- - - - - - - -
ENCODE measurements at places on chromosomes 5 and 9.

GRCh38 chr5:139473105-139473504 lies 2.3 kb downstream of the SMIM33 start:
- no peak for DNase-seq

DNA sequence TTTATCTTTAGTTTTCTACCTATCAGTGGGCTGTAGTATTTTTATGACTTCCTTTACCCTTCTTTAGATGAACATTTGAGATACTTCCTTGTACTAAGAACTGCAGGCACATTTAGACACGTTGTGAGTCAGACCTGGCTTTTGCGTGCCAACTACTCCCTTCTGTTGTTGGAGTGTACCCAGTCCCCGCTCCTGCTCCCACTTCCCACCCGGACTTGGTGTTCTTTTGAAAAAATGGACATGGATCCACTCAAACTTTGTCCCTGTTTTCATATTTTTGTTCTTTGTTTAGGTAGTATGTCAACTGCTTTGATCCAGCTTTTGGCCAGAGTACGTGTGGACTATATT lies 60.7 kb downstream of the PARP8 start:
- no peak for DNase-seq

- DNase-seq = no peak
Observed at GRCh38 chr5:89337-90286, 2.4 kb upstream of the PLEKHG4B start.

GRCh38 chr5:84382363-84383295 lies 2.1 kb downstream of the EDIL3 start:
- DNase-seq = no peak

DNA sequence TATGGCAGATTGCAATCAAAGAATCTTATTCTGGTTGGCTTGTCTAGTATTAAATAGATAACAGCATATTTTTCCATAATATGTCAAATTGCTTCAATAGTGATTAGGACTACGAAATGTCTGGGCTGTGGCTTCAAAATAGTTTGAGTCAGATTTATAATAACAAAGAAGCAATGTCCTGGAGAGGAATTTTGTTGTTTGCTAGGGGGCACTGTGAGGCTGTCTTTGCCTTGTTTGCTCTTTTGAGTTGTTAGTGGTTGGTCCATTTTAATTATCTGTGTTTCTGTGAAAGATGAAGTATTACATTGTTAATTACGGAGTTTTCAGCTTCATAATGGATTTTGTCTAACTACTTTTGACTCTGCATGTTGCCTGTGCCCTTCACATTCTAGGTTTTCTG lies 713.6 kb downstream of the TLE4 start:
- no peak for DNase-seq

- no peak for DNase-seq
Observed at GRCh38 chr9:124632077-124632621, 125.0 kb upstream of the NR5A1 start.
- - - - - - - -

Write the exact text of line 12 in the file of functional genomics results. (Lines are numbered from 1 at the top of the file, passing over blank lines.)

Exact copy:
- no peak for DNase-seq